Town of Greece v. Galloway
Description: In 2008, Americans United for Separation of Church and State sued the town of Greece on behalf of local residents Susan Galloway and Linda Stephens, who claim that continued Christian prayer at the opening of town meetings is unconstitutional. Alliance Defending Freedom attorneys representing the town argue that the practice of deliberative bodies to invoke divine guidance and blessings upon their work has always been constitutional.
ADF to America: Public prayer is OK, secularist threats empty
ADF attorneys represented the town of Greece, N.Y. in the lawsuit. The letter is being sent to hundreds of communities who have been targeted for maintaining the American tradition of opening public meetings with uncensored prayers.
“Since the Supreme Court has again affirmed that Americans are free to pray, government groups and organizations should not be bullied by activists who say otherwise,” said ADF Senior Counsel David Cortman. “In America, we tolerate a diversity of opinions and beliefs; we don’t silence people because we don’t like what they say. Opening public meetings with prayer is a cherished freedom that the authors of the Constitution themselves practiced. Speech censors should have no power to silence volunteers who pray for their communities just as the Founders did.”
The ADF letter explains that “Despite concentrated efforts by activist groups to have prayers silenced or purged of distinctly Christian references, the Supreme Court has—for the second time now—declared that opening prayers do not run afoul of the First Amendment’s Establishment Clause.”
“Communities shouldn’t be forced to forfeit their freedom to appease someone who doesn’t like what a prayer-giver says or believes,” said ADF Senior Counsel Brett Harvey. “Opponents of prayer want to use government to attack our freedom, but the Constitution established our government to protect our freedom. The Supreme Court’s decision to protect public prayer effectively removed an avenue of attack employed across the country by those whose true intent was to eliminate public invocations.”
In the letter, ADF offers governments and organizations help crafting their invocation policies, as well as free legal assistance if these policies are legally challenged.
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David A. Cortman serves as senior counsel and vice president of U.S. litigation with Alliance Defending Freedom. He has been practicing law since 1996, and currently supervises a team of over 40 attorneys and legal staff who specialize in constitutional law, focusing on religious freedom, sanctity of life, and marriage and family. Cortman has litigated hundreds of constitutional law cases including two victories at the U.S. Supreme Court. In Trinity Lutheran Church v. Comer, he secured a 7-2 victory that overturned Missouri’s denial of a religious school’s participation in a state funding program. Cortman also argued Reed v. Town of Gilbert, securing a 9-0 ruling that prohibits the government from discriminating against religious speech. A member of the bar in Georgia, Florida, Arizona, and the District of Columbia, he is also admitted to practice in over two dozen federal courts, including the U.S. Supreme Court. Cortman obtained his J.D. magna cum laude from Regent University School of Law.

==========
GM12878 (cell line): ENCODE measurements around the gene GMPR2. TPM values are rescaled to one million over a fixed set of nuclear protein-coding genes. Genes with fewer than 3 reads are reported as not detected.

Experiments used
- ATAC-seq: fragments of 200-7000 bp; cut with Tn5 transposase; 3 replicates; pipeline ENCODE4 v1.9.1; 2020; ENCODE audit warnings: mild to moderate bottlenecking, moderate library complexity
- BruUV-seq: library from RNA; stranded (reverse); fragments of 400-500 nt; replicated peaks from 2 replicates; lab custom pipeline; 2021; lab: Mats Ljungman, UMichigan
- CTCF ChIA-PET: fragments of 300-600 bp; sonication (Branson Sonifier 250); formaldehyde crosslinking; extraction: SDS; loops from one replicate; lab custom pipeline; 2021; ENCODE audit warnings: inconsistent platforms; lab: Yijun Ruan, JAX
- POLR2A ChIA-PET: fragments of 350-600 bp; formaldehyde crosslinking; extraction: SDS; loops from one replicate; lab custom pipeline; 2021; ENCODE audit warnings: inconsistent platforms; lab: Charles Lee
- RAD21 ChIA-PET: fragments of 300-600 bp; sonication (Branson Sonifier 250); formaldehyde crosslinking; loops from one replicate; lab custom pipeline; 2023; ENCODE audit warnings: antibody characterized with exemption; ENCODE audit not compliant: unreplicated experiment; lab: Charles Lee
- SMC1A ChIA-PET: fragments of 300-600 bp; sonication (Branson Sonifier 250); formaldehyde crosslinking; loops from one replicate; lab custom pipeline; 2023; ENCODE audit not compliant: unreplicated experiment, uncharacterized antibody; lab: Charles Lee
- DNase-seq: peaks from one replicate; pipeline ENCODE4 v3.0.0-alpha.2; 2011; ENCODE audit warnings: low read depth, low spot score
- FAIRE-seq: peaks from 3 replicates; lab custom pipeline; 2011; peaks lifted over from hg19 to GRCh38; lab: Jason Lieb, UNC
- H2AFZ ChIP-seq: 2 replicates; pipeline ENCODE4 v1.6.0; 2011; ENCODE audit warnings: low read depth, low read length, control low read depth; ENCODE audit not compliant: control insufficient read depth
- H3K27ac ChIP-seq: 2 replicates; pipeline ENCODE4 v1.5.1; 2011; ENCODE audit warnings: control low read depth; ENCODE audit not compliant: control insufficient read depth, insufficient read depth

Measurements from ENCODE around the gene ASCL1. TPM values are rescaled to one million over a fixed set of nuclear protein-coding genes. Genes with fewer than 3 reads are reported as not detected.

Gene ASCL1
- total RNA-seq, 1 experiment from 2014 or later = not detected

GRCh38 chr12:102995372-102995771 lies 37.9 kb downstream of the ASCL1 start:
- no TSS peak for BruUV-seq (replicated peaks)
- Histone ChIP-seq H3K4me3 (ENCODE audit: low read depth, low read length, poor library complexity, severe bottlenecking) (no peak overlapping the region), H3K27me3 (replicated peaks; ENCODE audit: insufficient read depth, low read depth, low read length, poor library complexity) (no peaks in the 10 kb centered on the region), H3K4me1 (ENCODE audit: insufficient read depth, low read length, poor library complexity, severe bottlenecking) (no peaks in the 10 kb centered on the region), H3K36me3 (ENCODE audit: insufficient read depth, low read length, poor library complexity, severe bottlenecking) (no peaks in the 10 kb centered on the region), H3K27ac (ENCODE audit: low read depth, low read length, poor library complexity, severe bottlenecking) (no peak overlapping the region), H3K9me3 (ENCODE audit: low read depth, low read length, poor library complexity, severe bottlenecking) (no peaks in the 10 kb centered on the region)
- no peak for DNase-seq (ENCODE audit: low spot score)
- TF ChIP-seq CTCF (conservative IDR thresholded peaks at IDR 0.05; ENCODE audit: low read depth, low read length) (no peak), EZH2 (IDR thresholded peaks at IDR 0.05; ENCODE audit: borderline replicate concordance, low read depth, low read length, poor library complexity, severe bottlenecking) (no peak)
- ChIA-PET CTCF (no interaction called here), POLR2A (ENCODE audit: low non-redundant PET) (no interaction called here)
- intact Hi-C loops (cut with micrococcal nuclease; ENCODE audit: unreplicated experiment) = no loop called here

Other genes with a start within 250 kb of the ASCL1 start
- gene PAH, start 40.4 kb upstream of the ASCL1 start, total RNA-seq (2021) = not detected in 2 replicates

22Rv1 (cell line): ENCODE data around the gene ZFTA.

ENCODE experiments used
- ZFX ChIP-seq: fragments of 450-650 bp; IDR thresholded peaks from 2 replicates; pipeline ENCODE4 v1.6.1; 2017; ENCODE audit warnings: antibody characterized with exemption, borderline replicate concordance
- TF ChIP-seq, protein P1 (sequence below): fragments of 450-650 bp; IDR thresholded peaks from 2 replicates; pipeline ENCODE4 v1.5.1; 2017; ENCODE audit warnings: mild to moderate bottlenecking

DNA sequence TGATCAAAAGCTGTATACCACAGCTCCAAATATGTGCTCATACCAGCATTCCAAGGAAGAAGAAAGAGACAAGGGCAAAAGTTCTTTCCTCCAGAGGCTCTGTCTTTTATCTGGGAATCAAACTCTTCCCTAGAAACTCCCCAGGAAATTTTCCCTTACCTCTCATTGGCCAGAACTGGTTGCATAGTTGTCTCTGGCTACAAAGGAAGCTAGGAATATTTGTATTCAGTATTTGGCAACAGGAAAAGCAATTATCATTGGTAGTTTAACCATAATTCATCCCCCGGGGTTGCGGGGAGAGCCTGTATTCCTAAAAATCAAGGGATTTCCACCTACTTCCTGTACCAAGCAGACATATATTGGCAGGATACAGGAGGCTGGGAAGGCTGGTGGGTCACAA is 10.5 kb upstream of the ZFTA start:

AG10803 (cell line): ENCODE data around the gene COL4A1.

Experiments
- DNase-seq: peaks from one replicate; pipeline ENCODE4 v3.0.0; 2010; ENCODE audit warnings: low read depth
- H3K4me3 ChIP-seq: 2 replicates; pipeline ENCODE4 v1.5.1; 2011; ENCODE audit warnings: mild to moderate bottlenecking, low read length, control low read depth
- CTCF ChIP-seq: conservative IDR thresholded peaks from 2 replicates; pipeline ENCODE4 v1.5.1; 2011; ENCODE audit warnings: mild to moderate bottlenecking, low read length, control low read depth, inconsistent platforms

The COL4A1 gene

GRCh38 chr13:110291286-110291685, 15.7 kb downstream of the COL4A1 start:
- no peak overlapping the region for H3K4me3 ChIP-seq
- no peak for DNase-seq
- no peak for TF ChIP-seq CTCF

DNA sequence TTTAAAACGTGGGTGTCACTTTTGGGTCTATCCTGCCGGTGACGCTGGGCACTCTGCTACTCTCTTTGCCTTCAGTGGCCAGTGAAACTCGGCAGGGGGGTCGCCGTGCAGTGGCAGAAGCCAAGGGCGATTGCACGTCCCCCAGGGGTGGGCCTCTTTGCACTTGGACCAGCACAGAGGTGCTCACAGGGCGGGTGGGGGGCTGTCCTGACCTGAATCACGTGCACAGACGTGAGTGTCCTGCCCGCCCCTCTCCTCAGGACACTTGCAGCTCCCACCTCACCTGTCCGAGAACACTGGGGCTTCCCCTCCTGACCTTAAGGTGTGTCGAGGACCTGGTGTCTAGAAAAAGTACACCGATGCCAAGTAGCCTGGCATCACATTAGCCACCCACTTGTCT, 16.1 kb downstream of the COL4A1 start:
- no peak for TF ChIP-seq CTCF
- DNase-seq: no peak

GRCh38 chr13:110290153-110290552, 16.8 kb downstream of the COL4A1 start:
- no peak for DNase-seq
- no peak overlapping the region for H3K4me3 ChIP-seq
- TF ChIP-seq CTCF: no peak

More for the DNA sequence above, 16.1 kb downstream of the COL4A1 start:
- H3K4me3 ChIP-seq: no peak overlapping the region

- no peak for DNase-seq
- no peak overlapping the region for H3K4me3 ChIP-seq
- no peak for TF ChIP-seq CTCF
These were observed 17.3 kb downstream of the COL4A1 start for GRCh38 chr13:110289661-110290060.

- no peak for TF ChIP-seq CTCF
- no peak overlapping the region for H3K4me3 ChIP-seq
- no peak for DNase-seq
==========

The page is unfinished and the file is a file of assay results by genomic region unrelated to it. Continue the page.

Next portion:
Brett Harvey serves as senior counsel and vice president of allied legal affairs with Alliance Defending Freedom. He has assisted state and local governments on issues involving public invocations and religious expression, and he has successfully represented clients in defense of their First Amendment freedoms and the right to life. Harvey and the Allied Legal Affairs team he leads focus on recruitment, professional engagement, and integration of allies into ADF’s advocacy efforts, including coordinating amicus efforts at state supreme courts, circuit courts, and the U.S. Supreme Court. Harvey earned his J.D. from the Walter F. George School of Law at Mercer University in Georgia in 1995. He is admitted to the bar in the states of Georgia, Florida, Colorado, and Arizona. Harvey has also been admitted to practice before the U.S. Supreme Court; the U.S. Courts of Appeal for the 6th, 9th, 10th, and 11th Circuits; and the U.S. District Court in Colorado. He joined Alliance Defending Freedom in 2000 and has been practicing law since 1995.